“No, I know about the honey bees. These are wasps, I promise you”.
Two days later, they were in my room too.
Or hornets? Yellow jackets? Large, scary, evil-looking, yellow striped, flying insects that like to sting you? I don’t know the technical term, but now my house has two bee problems. Honey bees in the wall, and somewhere in the ceiling (I suppose) a large group of wasps have decided to set up camp.
Or so I thought.
Yellow Jackets are carnivorous. They do not create honey, they eat meat. They are technically speaking, not bees. They are wasps.
Yellow Jackets are those annoying little buggers, that like to eat the chicken off your plate at the park, when you gather for your friends barbecue.
Yellow Jackets swarm the dead animal in the field, as its prepared for the worms, and eventually the soil.
Yellow Jackets get stuck in your hair, after you run across their nest, and leave their mark, for weeks to come, as you fight off the migraine that never ends.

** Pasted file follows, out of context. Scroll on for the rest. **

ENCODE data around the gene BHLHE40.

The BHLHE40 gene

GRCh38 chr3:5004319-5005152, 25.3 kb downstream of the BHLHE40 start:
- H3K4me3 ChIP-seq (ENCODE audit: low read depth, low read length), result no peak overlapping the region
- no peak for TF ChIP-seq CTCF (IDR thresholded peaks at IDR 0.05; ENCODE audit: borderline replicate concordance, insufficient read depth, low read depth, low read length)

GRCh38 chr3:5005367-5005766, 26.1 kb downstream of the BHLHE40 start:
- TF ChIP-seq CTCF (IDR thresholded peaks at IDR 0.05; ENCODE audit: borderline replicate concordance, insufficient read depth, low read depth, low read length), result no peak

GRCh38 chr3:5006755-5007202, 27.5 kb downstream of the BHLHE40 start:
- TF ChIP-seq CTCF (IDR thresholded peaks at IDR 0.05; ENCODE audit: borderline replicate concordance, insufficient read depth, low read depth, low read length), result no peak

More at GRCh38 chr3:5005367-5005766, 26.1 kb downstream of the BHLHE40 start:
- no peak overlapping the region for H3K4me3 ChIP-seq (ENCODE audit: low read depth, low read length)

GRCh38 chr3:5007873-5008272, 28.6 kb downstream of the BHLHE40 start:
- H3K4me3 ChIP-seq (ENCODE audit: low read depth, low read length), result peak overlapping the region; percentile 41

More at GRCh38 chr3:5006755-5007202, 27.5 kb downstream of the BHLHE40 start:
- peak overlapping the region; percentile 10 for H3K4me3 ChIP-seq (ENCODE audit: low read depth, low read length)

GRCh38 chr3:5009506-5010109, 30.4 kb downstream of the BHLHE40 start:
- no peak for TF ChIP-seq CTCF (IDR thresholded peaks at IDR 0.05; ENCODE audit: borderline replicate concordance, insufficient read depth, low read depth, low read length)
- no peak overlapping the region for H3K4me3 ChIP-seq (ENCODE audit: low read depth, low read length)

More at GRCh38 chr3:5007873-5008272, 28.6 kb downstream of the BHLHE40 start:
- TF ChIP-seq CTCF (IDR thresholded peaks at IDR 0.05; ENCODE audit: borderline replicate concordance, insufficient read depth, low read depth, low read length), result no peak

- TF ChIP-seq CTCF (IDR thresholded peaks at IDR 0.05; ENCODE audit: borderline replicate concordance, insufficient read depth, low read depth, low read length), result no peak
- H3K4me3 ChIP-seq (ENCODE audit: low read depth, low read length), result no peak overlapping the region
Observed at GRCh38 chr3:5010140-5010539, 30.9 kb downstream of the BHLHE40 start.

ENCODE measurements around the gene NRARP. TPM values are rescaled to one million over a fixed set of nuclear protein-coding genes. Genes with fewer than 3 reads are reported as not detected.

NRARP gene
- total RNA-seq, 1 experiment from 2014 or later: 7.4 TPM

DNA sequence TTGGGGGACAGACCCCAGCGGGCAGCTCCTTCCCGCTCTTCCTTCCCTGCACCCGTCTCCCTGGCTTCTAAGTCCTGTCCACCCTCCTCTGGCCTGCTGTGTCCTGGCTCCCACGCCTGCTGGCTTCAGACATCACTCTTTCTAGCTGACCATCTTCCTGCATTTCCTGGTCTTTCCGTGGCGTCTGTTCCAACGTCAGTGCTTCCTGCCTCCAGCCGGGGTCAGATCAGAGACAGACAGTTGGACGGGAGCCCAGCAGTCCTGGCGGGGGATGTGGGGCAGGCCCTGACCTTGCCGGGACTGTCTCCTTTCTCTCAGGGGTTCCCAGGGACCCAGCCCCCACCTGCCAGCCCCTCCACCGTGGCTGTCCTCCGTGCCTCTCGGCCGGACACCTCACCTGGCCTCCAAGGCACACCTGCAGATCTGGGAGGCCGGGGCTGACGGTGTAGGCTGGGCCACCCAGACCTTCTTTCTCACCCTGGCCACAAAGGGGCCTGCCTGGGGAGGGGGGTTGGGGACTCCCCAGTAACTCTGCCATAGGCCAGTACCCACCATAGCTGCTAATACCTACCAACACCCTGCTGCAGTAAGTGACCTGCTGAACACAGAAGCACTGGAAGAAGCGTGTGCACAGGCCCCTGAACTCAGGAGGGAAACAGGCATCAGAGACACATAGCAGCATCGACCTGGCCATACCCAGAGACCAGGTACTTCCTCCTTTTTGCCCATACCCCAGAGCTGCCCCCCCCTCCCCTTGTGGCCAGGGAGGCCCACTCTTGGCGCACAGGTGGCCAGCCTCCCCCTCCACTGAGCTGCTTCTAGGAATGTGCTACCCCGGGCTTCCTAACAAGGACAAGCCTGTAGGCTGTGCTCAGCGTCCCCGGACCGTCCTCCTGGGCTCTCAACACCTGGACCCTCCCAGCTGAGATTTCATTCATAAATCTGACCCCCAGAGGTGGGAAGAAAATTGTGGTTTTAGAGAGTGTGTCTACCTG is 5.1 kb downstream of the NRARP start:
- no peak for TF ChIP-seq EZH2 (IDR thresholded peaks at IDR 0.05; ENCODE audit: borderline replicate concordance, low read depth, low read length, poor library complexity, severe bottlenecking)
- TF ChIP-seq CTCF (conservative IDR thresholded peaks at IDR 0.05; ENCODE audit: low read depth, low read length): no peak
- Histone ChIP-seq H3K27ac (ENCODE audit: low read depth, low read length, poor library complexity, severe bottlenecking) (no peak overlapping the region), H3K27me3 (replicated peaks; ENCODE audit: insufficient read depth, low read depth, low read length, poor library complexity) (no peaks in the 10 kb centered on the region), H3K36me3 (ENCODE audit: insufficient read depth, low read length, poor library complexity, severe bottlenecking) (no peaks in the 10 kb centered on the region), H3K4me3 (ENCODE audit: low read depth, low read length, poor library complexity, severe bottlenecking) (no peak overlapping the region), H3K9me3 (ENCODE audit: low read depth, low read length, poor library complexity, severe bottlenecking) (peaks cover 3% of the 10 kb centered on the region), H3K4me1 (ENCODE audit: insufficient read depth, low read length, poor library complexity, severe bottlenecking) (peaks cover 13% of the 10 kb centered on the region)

Yellow Jackets… eat Honey Bees.
Yes, it’s true.
Summer turns to fall, and animals go dormant. Humans pack up their family picnics, and the neighbors’ cat is kept inside for much longer periods of time.
Yellow Jackets eat Honey Bees!
Bees finish up their farming for the summer, and begin to pack up. Wasps run out of meat and scraps to scavenge, so they steal. They invade a hive, kill the bees, kidnap the larvae, and eat the nest.
They leave nothing behind.
The Yellow Jackets were in my house for a week, before leaving, and they have not returned since. The Honey Bees have not shown their face since the Wasps came through, and I don’t think winter has anything to do with their silence.
Yellow Jackets eat Honey Bees.
I had no logical way of dealing with the bees. I had no desire to kill the bees.
I made my request known, I had faith, and the problem was dealt with.
Now, months later, I am left with nothing more than a gaping hole in the wall, behind the boards that make up my bedroom.
But luckily for me, it was already there..
Seeing how my house, is one hundred and thirty years old.